[messaging] Multiple devices and key synchronization: some thoughts

Michael Rogers michael at briarproject.org
Sun Jan 4 02:11:57 PST 2015

Hash: SHA256

On 03/01/15 20:13, Trevor Perrin wrote:
> On Sat, Jan 3, 2015 at 12:06 AM, Michael Rogers 
> <michael at briarproject.org> wrote:
>> Let me say first of all that I don't think we should get hung up
>> on business cards. Billions of people use mobile phones as their
>> main or sole messaging devices; very few people print their own
>> business cards. We should focus on the tech that people actually
>> use.
> OK, but that was just one example of the general case "Alice sends
> a message to Bob asynchronously (i.e. Bob is not online),
> authenticated by Bob's fingerprint".
> Alice might have found Bob's fingerprint on his business card, or 
> social media profile, or through some directory lookup, or by 
> corroborating the service-provided fingerprint with her friends.

Good point.

> This case is possible if Bob has a single master public key that 
> either signs device-specific public keys, or whose private key is 
> shared between devices.  It's not possible if Alice must interact
> with one of Bob's devices to learn about the others.
> In asynchronous scenarios (like email or text messaging), this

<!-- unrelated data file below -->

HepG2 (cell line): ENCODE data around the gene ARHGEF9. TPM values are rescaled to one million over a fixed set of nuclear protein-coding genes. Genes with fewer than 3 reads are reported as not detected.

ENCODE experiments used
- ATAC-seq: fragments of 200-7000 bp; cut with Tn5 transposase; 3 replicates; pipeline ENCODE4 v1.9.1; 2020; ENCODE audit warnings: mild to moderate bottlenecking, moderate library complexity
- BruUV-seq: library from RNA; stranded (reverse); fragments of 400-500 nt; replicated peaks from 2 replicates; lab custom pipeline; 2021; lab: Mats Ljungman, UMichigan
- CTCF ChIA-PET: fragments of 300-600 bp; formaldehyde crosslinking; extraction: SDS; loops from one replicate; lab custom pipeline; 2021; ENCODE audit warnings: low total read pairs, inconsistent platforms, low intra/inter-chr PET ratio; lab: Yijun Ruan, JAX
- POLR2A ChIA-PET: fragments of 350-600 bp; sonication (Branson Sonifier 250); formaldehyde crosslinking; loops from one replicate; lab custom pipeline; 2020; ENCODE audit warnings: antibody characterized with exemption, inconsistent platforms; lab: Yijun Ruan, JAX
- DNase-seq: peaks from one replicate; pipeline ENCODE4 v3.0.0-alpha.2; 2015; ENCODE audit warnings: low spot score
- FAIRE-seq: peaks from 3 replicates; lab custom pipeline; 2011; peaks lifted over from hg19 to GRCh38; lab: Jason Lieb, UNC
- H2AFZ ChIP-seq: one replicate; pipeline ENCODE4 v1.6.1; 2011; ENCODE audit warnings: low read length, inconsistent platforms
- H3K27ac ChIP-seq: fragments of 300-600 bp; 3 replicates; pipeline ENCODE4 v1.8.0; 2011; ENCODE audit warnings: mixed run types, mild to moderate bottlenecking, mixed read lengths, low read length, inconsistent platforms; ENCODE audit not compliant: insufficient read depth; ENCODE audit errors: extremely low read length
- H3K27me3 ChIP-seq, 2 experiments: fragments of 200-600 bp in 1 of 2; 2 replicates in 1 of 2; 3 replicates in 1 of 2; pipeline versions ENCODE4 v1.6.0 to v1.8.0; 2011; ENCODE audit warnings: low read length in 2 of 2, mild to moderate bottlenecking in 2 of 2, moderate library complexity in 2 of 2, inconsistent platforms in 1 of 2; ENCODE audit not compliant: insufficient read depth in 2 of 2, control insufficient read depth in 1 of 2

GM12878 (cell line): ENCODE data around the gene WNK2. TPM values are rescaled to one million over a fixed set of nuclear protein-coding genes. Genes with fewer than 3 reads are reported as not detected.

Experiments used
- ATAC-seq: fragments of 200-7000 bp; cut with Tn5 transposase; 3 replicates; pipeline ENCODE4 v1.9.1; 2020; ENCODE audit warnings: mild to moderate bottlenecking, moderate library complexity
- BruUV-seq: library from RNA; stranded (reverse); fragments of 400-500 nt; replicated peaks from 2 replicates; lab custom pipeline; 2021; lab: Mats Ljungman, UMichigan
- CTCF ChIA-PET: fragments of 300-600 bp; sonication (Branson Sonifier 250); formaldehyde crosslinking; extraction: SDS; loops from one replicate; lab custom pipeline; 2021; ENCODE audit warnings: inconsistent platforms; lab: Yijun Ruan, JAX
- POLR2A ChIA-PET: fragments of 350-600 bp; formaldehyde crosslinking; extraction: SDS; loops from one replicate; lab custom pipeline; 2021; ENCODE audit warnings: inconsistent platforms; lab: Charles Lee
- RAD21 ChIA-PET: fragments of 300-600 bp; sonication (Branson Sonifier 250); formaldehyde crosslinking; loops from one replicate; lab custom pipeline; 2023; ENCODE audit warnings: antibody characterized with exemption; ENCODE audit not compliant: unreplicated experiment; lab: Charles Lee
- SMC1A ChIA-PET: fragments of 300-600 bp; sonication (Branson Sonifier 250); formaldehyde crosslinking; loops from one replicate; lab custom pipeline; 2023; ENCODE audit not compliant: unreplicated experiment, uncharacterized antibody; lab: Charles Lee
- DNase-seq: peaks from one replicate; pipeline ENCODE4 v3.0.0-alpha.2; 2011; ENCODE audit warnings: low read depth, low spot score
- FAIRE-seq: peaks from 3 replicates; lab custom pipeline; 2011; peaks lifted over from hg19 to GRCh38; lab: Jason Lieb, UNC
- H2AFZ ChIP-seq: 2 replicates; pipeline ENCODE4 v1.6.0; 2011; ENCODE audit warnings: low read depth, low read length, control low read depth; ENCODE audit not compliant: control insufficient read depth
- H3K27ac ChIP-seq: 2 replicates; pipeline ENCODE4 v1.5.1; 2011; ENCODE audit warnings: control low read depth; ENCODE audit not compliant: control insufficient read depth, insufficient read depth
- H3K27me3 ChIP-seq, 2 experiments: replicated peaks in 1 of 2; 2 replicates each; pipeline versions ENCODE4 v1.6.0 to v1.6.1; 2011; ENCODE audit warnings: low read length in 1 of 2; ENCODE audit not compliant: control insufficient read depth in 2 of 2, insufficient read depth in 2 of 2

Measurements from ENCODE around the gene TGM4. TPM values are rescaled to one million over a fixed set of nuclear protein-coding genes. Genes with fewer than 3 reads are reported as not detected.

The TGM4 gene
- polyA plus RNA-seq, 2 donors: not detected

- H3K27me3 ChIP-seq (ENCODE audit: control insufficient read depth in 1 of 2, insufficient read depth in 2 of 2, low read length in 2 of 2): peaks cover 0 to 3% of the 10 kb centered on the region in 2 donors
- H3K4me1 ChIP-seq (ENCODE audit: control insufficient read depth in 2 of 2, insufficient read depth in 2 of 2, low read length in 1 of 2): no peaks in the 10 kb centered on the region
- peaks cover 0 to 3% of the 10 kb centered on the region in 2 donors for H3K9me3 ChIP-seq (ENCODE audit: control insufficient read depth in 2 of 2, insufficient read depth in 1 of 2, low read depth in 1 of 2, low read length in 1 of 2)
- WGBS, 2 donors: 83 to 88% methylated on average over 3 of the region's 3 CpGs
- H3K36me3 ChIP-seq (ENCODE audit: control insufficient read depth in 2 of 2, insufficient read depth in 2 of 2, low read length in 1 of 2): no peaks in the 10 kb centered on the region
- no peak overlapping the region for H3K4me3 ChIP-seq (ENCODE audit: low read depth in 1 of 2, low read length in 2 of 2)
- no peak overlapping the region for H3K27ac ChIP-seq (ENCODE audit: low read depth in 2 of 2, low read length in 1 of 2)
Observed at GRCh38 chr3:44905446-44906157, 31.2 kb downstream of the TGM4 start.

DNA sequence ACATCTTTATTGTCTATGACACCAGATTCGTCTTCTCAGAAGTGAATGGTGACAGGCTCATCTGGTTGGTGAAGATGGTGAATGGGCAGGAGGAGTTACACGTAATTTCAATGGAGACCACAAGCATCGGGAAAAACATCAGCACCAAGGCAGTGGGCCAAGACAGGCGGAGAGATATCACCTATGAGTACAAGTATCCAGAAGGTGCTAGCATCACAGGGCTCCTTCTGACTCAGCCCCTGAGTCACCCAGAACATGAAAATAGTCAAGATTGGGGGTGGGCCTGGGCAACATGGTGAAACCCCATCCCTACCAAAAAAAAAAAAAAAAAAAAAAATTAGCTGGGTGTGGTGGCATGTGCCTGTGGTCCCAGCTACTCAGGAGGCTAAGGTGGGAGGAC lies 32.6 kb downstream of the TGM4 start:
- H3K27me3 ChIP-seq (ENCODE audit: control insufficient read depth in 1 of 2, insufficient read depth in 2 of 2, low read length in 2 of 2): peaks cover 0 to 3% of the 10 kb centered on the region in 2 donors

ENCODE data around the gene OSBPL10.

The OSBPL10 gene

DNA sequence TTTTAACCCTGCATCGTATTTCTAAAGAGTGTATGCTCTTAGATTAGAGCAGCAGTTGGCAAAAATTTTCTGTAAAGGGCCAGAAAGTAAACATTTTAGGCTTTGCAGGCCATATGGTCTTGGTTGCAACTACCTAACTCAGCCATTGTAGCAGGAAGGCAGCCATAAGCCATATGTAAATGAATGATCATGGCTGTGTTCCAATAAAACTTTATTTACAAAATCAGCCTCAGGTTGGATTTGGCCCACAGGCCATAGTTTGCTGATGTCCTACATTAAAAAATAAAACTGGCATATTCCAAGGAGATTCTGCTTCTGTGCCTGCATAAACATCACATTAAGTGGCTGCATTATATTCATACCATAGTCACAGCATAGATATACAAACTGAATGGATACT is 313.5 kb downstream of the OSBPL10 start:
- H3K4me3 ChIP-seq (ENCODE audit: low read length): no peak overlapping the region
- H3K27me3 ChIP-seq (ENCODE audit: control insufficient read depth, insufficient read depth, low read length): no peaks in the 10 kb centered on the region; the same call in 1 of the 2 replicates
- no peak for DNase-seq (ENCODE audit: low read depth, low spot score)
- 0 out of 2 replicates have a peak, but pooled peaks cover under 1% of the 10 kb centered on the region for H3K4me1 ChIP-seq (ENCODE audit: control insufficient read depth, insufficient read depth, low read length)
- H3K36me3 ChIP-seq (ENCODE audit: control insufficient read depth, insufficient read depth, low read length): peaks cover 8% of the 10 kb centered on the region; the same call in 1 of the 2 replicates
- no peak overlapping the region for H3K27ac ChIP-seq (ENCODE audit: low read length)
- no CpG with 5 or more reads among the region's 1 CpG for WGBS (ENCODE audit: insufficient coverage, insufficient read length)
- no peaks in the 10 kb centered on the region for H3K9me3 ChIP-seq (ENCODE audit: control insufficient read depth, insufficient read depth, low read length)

> seems a disadvantage of your approach compared to the (1)-(4)
> proposals.  What do you see as the advantages?

In brief: forward secrecy and peer-to-peer.

If we want forward secrecy then the information Bob publishes (on his
business card or wherever) can't be a long-term encryption key.
Assuming Bob doesn't have a way of remotely updating old business
cards, it can't be a short-term encryption key either. It has to be an
authentication key for authenticating a key exchange or a short-term
encryption key.

So how do we perform that key exchange or obtain that short-term
encryption key in an asynchronous setting?

In TextSecure (if I understand right) the answer is to use a server to
hold prekeys.

If we want to do things peer-to-peer, we can either (a) require the
key exchange (though not the subsequent messaging) to be synchronous,
or (b) do an asynchronous key exchange via someone with whom Alice and
Bob have already set up asynchronous messaging channels.

Briar uses (a) for adding contacts face to face, and will use (b) for
adding contacts via mutual contacts.

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